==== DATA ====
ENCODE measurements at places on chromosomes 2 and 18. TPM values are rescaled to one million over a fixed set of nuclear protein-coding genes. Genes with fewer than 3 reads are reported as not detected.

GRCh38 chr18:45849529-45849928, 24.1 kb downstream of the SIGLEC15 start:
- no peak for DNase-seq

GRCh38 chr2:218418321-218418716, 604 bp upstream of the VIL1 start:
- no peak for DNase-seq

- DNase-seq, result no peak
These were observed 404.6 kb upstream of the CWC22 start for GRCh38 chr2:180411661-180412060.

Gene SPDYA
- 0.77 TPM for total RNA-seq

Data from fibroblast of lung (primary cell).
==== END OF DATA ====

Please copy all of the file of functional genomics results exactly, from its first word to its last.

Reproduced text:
ENCODE measurements at places on chromosomes 2 and 18. TPM values are rescaled to one million over a fixed set of nuclear protein-coding genes. Genes with fewer than 3 reads are reported as not detected.

GRCh38 chr18:45849529-45849928, 24.1 kb downstream of the SIGLEC15 start:
- no peak for DNase-seq

GRCh38 chr2:218418321-218418716, 604 bp upstream of the VIL1 start:
- no peak for DNase-seq

- DNase-seq, result no peak
These were observed 404.6 kb upstream of the CWC22 start for GRCh38 chr2:180411661-180412060.

Gene SPDYA
- 0.77 TPM for total RNA-seq

Data from fibroblast of lung (primary cell).